Fascinating

Internet users who post false online reviews of books, restaurants or holidays are being warned they could end up in court as internet giants launch a fightback against fakery.
Amazon, the world’s largest online marketplace, announced it had filed papers in the United States against more than 1,000 people it claims offered to write glowing reviews of titles to help boost sales on behalf of unscrupulous authors or sellers.
The online retail giant said in the lawsuit that its brand reputation is being tarnished by “false, misleading and inauthentic” reviews.
Amazon claims the 1,114 defendants, termed “John Does” as the company said it is unaware of their real names, offer their false review service for as little as £3.25 ($5).

Just about the only form of online writing I’ve not done is the one that is seemingly illegal.

All purely by chance, of course, that I avoided it.

20 thoughts on “Fascinating”

  1. Amazon could of course allow only those who bought the damn product to write a review or is that just too obvious?

  2. As you prolly know Amazon review do show when the reviewer actually bough the product though. What would be good is the ability to filter the reviews so that you only see those ones. I’m not aware of that functionality.

  3. Dan Brown is an absolutely shocking writer, but I can’t help but admire him for mining that rich seam of Catholics-Masons-Jesus-Conspiracy bunkum and making himself fabulously wealthy in the meantime. Hard though it is for me to believe, nobody was forced to buy his books, let alone like them.

  4. I actually enjoyed the Da Vinci Code, which I read in an afternoon during a holiday in Kefalonia. Shite, but relaxing and I enjoyed pointing out bad sentences to my wife. She got a bit fed up of that.

  5. I tried The Da Vinci Code, but the prose was so childish I found myself just scanning the page, already knowing what was there. Like Tim N, I don’t fault bums on seats, but still. Couldn’t get past page three.

  6. DMS – good point. Amazon could disallow reviews except for those who have bought the book. Although there are now Amazon reviewers who get freebies as they are top reviewers and this would hamper them.

    $5 for a review could work out as a good freelance rate, as long as you aren’t expected to make them TLS length…

    Anyway, I’m still not clear why this, or the self-puffing that Stephen Leather (think that’s the name) got up to is so heinous.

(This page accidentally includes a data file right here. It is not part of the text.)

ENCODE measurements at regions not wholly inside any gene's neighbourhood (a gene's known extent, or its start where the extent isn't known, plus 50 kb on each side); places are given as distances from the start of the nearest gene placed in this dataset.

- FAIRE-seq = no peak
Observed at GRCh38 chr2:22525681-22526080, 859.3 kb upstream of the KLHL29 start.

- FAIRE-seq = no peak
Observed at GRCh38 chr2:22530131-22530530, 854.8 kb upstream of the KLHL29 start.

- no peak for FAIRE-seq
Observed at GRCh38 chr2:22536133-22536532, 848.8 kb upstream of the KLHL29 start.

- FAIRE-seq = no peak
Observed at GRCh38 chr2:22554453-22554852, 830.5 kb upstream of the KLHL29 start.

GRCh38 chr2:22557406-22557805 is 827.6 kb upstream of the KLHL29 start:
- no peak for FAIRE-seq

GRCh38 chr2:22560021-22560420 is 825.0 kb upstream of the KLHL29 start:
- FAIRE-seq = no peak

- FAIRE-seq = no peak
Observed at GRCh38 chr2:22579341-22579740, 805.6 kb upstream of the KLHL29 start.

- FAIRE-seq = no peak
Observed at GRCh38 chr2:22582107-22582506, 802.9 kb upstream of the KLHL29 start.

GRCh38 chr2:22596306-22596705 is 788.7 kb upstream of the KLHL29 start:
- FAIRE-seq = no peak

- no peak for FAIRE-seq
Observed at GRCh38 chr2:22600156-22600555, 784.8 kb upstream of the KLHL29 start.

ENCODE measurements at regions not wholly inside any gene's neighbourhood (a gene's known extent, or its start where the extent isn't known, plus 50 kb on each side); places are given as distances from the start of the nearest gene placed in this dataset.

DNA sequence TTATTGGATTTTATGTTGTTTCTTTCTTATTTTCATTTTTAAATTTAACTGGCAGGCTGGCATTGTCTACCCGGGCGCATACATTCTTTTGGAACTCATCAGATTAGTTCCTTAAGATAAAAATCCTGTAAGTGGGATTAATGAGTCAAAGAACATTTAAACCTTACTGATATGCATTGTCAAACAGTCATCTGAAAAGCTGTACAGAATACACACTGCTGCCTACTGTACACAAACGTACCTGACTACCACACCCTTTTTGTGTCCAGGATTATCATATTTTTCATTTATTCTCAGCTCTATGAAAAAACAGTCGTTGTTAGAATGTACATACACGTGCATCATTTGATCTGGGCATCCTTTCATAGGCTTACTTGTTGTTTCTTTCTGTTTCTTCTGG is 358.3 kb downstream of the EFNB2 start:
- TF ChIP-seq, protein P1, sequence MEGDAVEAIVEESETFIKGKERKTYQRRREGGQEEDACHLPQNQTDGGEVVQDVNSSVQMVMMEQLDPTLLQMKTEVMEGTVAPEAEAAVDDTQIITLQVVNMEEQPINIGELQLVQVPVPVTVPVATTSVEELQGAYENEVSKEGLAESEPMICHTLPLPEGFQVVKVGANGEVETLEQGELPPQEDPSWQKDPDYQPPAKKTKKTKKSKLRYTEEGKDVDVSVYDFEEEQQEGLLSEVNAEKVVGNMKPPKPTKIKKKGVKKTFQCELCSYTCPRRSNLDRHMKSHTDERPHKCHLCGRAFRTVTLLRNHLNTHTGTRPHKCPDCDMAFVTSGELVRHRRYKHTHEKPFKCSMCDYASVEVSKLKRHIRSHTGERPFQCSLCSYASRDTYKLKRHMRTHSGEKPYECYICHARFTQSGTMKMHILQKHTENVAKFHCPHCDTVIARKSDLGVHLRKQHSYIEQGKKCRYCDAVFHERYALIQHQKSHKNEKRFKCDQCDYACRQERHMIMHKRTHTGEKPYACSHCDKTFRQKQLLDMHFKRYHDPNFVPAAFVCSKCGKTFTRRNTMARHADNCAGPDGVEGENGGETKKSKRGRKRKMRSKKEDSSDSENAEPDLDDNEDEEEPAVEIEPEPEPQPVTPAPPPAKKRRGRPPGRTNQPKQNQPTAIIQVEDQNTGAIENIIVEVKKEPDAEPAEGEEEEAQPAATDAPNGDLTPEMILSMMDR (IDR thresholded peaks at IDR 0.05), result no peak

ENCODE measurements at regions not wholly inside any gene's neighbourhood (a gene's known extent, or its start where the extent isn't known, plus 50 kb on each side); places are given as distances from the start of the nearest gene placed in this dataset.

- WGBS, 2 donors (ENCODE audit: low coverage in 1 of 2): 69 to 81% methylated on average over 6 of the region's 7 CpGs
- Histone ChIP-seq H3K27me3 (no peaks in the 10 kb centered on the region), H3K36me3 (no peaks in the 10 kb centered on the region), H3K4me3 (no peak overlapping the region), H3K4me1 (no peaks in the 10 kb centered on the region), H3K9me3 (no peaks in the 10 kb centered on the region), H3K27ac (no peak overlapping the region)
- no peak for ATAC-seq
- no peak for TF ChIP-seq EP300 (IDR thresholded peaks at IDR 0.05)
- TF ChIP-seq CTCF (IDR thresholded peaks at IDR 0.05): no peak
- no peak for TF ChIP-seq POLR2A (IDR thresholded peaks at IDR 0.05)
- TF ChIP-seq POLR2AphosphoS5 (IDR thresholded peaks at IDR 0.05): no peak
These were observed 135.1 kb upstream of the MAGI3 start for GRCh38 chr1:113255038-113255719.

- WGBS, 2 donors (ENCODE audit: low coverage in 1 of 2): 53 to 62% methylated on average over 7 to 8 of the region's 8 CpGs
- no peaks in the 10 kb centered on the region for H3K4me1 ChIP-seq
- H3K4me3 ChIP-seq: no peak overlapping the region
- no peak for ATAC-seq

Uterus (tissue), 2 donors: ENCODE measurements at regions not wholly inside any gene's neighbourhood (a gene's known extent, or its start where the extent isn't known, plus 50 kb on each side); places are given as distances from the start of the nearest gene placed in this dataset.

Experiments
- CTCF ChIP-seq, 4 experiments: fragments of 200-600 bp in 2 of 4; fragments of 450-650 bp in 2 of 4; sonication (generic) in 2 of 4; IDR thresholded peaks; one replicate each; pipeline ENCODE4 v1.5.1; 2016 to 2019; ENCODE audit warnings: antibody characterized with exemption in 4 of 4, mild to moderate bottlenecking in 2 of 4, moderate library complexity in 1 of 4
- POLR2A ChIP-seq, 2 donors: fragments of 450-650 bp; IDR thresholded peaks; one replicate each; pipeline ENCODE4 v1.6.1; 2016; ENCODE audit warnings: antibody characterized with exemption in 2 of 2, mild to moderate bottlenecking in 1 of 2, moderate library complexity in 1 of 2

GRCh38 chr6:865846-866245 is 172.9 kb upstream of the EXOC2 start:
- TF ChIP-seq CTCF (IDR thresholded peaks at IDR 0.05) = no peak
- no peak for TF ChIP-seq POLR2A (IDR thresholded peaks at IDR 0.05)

Traditional criticism, having the same circle of establishment writers review each other’s work in a sort of circle-jerk, is much the same after all.

  7. Anyway, I’m still not clear why this, or the self-puffing that Stephen Leather (think that’s the name) got up to is so heinous.

    Ah, I know him. I think he churns out mainly pulp which sells at airport bookstores, but his take on expat life in Thailand Private Dancer is superb.

  8. Another big problem Amazon have at the moment is that there are suddenly loads and loads of Chinese vendors on Amazon selling obviously fake gear (ie. using Western brand names). I no longer buy from any Amazon vendor based in the far East.

  9. “Although there are now Amazon reviewers who get freebies as they are top reviewers”

    Interesting. Changes my view of Amazon reviews.
    I’d always respected Amazon product reviews because of the presumed peer-to-peer nature. These guys have skin in the game because they’d gone & paid real money for the product. Just like I’ll be doing.
    If they’re writing reviews for the sake of writing reviews, where’s the difference between what they’re doing & what Amazon’s suing over? The reviewers are extracting value from the reviewing, if only to obtain a stream of free products. Probably doing better than $5 a review, if they’re only reviewing freebies.

  10. There are rules about being an amazon top reviewer. I’ve offered to review fine food and drink and expensive jewellery. Not had anyone take me up on it.

  11. Interesting. Changes my view of Amazon reviews.

    I believe the freebie reviewers are also noted, as with the actual purchasers.

    If they’re writing reviews for the sake of writing reviews, where’s the difference between what they’re doing & what Amazon’s suing over

    One difference is that Amazon chooses to whom to send the freebies; presumably based on “Was this review useful to you”-type feedback levels.

  12. Bloke in Costa Rica

    Angels and Demons is the only book I can think of that I actually threw out, unfinished (rather than simply stopped reading). It was offensively bad.

    Foucault’s Pendulum is basically the Da Vinci Code for people who don’t move their lips when they’re reading, but it’s still one of the best books I’ve ever read. If you want Cathars and Rosicrucians and shadowy cabals, it’s dynamite.

  13. Tim Newman,

    “Dan Brown, for example: outsold the bible FFS!”

    The thing with any artistic stuff is that like the 10,000 hours to master a thing, you need a certain amount of different art to master your tastes. The movie chart generally has half a dozen very good movies in the top 10 because people see so many movies that they don’t recommend shit to their friends. I recently met a bloke who at the age of 30 had only read Harry Potter books, and of course, he thought they were great rather than badly plotted dreck.

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